Free Read [Sports Book] ↠ The Invisible Landscape: Mind, Hallucinogens & the I Ching - by Dennis J. McKenna Terence McKenna µ

By Dennis J. McKenna Terence McKenna | Comments: ( 886 ) | Date: ( Nov 21, 2019 )

A thoroughly revised edition of the much sought after early work by Terence and Dennis McKenna that looks at shamanism, altered states of consciousness, and the organic unity of the King Wen sequence of the I Ching.


  • Title: The Invisible Landscape: Mind, Hallucinogens & the I Ching
  • Author: Dennis J. McKenna Terence McKenna
  • ISBN: 9780062506351
  • Page: 403
  • Format: Paperback

About Author:

Dennis J. McKenna Terence McKenna

Dennis J. McKenna Terence McKenna Is a well-known author, some of his books are a fascination for readers like in the The Invisible Landscape: Mind, Hallucinogens & the I Ching book, this is one of the most wanted Dennis J. McKenna Terence McKenna author readers around the world.



Comments The Invisible Landscape: Mind, Hallucinogens & the I Ching

  • David

    I really wanted to like this book. It’s the last one I am reviewing for 2009, and I am a huge fan of Terence McKenna. But this one fell short for me.The Invisible Landscape is a collaborative effort between Terence and Dennis McKenna, known in the psychedelia circuit as the “McKenna brothers.” The events of this book took place during 1971, and the inspiration for a lot of the ideas contained within occurred during the La Chorrera experiment, which is explained in Terence’s book True Hal [...]


  • JJ W

    I bought this book at Shaman Drum on State in Ann Arbor during a period of my being on the outs with phonetic language. (RIP Shaman Drum, we miss you). The clerk knew of McKenna's terminal medical condition. (RIP McKenna, though I feel I've gotten to know him better as the internet has gained fidelity). In 1999, I got about 40 pages into the book and could get no further. I shelved the book for 11 years and now I've returned to pick through the dense language for some clue as to what it all mean [...]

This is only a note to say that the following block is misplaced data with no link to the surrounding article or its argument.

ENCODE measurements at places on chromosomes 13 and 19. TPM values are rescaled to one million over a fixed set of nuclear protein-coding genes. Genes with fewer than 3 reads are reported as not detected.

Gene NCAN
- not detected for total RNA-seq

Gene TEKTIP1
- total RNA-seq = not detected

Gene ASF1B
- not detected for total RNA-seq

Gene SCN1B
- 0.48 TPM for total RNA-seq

• Tyler

    This book is going to take a long time to read. Virtually every sentence has to be re-read in order to comprehend


  • Antonin Tuynman

    The Invisible landscape by Terence and Dennis McKenna is a very original and unusual book. From a daring shamanistic experiment with hallucinogenic compounds they arrived at insights about a holographic temporal wave (called "time wave zero") based on a fractal of cycles which they could derive from the I Ching.The first part of the book is about the experiment the brothers McKenna undertook in La Chorrera in the in which they took a mixture of Ayahuasca and hallucinogenic mushrooms. This led t [...]